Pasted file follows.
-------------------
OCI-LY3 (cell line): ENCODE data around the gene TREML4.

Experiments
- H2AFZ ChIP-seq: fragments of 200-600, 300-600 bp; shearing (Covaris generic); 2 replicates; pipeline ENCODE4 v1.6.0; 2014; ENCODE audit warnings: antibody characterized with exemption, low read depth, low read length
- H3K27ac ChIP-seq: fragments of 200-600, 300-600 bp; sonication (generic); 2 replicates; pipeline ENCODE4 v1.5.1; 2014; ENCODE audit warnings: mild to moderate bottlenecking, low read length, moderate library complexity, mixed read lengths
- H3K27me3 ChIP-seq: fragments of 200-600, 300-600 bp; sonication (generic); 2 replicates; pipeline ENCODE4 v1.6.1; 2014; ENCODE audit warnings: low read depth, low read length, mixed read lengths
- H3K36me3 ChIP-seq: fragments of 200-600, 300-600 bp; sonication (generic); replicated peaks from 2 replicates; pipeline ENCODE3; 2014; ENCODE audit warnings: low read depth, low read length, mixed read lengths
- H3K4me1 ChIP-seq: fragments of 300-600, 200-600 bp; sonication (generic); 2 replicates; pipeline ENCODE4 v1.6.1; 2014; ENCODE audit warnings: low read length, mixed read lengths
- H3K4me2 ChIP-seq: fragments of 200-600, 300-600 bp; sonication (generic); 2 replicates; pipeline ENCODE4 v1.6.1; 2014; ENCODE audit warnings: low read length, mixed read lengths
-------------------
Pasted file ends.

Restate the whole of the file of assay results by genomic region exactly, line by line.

OCI-LY3 (cell line): ENCODE data around the gene TREML4.

Experiments
- H2AFZ ChIP-seq: fragments of 200-600, 300-600 bp; shearing (Covaris generic); 2 replicates; pipeline ENCODE4 v1.6.0; 2014; ENCODE audit warnings: antibody characterized with exemption, low read depth, low read length
- H3K27ac ChIP-seq: fragments of 200-600, 300-600 bp; sonication (generic); 2 replicates; pipeline ENCODE4 v1.5.1; 2014; ENCODE audit warnings: mild to moderate bottlenecking, low read length, moderate library complexity, mixed read lengths
- H3K27me3 ChIP-seq: fragments of 200-600, 300-600 bp; sonication (generic); 2 replicates; pipeline ENCODE4 v1.6.1; 2014; ENCODE audit warnings: low read depth, low read length, mixed read lengths
- H3K36me3 ChIP-seq: fragments of 200-600, 300-600 bp; sonication (generic); replicated peaks from 2 replicates; pipeline ENCODE3; 2014; ENCODE audit warnings: low read depth, low read length, mixed read lengths
- H3K4me1 ChIP-seq: fragments of 300-600, 200-600 bp; sonication (generic); 2 replicates; pipeline ENCODE4 v1.6.1; 2014; ENCODE audit warnings: low read length, mixed read lengths
- H3K4me2 ChIP-seq: fragments of 200-600, 300-600 bp; sonication (generic); 2 replicates; pipeline ENCODE4 v1.6.1; 2014; ENCODE audit warnings: low read length, mixed read lengths